Some Asian Games sports are consistently dominated by the same country year after year. Typically, this occurs because a sport originated in a certain region; for example, China is likely to win wushu, Korea will win taekwondo, and Thailand will win sepak takraw. In the contact sport of kabaddi, India almost always wins.
On the other hand, during the 18th Asian Games on August 24, a foreign country bludgeoned its way into the final. The Korean men’s team won silver in a surprise final that included no India for the first time in Asian Games history, just 11 years after the Korea Kabaddi Association was founded.
The team’s best-ever finish was a silver medal, after losing 15-26 against reigning champion Iran in the final. Not only that, but Korea upset India, a seven-time Asian Games gold champion, 24-23 in the group stages before facing Pakistan in the semifinals, a team that has never failed to reach the last four.
Kabaddi is an Indian contact sport with a long history. The goal of the game is for a “raider” to cross the court to the opposite side and tag out as many defenders as possible before returning to his side. However, the raider must do it without being tackled and without taking a single breath while continually saying “kabaddi, kabaddi, kabaddi.”
Points are earned for each player tagged by the raider on a 12.5-meter by 6.25-meter (41-foot by 20-foot) court, while the other team can win points by stopping the raider.
In 2014, Korea made a surprise appearance on the kabaddi court, claiming bronze at the Incheon Asian Games. Despite Korea’s progress, overcoming India in the group stages was such a shock to the kabaddi world that it sent shockwaves across the world. The shock was perhaps more spectacular in kabaddi circles than the Korean football team’s victory over top-ranked Germany at the 2018 FIFA World Cup.
Defenders of the title In the last minutes of the league games, India was defeated by South Korea by a single point (23-24). The Korean squad outperformed the Indian team, led by Ajay Thakur, in every aspect. South Korea has defeated India in a competition for the second time in two years, the first time being in the 2016 Kabaddi World Cup League stages. Let’s take a look at 5 reasons why South Korea may beat India, the overwhelming favorites.
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Coach Of Korean Team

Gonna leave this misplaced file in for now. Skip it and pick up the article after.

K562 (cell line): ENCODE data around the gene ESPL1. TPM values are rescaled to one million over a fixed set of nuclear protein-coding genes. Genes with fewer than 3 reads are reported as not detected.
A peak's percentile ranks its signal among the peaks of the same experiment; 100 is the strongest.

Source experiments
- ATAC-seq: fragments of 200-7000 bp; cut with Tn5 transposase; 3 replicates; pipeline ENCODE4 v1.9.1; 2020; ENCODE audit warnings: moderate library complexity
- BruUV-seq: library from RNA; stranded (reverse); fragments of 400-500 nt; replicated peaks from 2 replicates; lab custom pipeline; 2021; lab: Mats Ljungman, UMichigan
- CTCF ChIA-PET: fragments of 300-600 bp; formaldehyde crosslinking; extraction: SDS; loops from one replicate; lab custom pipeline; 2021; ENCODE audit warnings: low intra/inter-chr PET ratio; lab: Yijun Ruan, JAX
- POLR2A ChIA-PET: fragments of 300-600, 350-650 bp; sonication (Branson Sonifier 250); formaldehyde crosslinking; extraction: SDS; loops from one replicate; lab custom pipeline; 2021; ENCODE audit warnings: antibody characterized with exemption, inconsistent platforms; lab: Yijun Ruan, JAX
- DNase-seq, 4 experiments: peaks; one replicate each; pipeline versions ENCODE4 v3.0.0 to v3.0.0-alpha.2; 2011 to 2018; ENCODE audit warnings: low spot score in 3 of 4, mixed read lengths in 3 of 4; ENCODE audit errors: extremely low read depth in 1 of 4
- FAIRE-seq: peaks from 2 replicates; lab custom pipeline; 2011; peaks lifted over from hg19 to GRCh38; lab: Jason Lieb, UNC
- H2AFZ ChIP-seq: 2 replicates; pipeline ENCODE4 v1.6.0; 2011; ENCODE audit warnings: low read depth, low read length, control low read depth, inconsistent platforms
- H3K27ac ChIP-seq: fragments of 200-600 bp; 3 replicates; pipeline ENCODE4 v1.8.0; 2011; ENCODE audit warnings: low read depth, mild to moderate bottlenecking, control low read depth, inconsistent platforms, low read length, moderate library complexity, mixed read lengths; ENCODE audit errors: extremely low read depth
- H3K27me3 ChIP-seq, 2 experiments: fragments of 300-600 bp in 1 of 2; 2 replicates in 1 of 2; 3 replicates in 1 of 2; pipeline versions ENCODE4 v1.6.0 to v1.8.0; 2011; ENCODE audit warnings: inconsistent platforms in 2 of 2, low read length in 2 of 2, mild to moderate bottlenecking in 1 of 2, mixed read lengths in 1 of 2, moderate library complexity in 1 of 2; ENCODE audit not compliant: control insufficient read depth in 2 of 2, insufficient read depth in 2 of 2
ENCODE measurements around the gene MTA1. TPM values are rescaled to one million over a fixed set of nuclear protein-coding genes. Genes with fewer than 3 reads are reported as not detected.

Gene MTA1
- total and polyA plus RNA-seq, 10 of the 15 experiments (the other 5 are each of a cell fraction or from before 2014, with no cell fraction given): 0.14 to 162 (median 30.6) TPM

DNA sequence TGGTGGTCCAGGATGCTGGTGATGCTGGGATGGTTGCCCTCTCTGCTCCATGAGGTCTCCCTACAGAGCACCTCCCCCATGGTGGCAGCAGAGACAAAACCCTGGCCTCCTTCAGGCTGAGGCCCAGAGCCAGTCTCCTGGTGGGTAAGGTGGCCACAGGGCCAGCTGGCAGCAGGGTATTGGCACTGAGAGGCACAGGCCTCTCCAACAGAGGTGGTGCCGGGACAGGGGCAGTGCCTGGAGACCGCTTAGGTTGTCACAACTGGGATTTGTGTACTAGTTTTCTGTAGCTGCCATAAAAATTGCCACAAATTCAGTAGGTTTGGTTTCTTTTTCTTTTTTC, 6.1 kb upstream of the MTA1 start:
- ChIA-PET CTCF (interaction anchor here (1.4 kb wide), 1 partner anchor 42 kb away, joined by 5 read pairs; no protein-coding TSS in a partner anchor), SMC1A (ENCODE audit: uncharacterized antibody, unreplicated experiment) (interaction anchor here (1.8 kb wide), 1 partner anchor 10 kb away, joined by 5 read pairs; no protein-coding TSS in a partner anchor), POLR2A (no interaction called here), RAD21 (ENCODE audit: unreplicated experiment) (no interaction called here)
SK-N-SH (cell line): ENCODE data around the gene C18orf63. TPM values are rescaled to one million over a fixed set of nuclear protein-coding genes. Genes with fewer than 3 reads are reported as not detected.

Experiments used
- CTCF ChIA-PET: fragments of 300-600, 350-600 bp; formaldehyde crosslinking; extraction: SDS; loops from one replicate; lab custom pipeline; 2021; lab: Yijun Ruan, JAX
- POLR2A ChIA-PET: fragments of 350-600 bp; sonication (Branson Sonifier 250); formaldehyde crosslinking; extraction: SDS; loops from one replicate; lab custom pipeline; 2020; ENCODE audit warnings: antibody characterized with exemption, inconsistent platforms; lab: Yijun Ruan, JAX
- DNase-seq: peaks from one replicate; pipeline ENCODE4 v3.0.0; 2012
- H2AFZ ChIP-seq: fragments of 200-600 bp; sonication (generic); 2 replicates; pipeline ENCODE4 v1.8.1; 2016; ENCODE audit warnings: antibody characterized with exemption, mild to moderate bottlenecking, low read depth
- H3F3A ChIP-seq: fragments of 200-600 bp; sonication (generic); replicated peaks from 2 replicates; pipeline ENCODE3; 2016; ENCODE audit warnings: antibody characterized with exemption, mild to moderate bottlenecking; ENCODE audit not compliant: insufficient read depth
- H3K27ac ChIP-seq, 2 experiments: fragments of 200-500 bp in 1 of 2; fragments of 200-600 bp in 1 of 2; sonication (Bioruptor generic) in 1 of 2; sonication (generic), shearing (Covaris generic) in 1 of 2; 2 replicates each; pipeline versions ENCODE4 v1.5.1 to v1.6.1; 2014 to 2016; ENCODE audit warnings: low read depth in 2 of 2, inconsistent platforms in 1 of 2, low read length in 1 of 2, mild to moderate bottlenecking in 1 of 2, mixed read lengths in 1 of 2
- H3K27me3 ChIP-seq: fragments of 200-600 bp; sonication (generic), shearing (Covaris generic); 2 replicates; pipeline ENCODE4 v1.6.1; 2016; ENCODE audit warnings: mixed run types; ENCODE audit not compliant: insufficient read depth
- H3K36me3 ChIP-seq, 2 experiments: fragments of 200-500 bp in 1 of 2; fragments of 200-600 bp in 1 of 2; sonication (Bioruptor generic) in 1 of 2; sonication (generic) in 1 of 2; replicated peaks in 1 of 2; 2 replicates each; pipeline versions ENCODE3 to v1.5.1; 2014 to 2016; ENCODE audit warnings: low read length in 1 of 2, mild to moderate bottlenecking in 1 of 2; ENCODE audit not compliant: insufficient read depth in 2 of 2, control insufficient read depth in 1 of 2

Ashan Kumar is coaching South Korea for the duration of the Asian Games, something few people are aware of. Next season, he will also be the coach of Puneri Paltan. The fact that he focused on defensive tactics and game management was a key component in his victory over India.
The media and fans both chastised India’s team selection for failing to provide adequate right cover. For such an important competition, Surjeet Singh. All-rounders were deployed as makeshift covers as the squad became increasingly raid-focused. When India attempted a comeback in the second half, the lack of a solid right and the left cover was obviously evident. Raiders may win games, but it’s a defence that wins tournaments!
Game Management By South Korea
Kabaddi isn’t only about raiding and defending; it’s also about controlling the game and utilizing your head. South Korea triumphed without inflicting a single all-out attack on India. They played on the Do or die raids once they grabbed the lead. From the last few minutes of the first half to the first five minutes of the second, India used three raiders and a defender, while Korea used a DO or die raid, knowing full well that they had the upper hand.
They also maintained the early momentum obtained by their raiders’ advantage and never wavered in their focus and ferocity. Although the Indians put forth a lackluster showing, the game was won by South Korea because of their professional and meticulous approach.
Pro Kabaddi Exposure For Many South Korean Players
Over the previous five seasons, many members of the South Korean squad have had extensive pro kabaddi experience. In the first half, Raiders like Jang Kun Lee and Dong Geon Lee utilised all of their knowledge from earlier encounters against India. The defence, led by Young Chang Ko, backed up the raiders admirably. This also demonstrates the impact of Prokabaddi on a global scale, demonstrating that Kabaddi as a sport is evolving.
Indian raiders are known for exploiting defensive mistakes, but this Korean squad made very few. Ajay Thakur and Rohit Kumar, for example, struggled against the well-organized defence. Any Korean player did not throw up any easy points. The Indian raiders were kept in check by cover defenders in particular. In the second half, only Monu Goyat and Pardeep Narwal were able to score against the powerful Korean defence.
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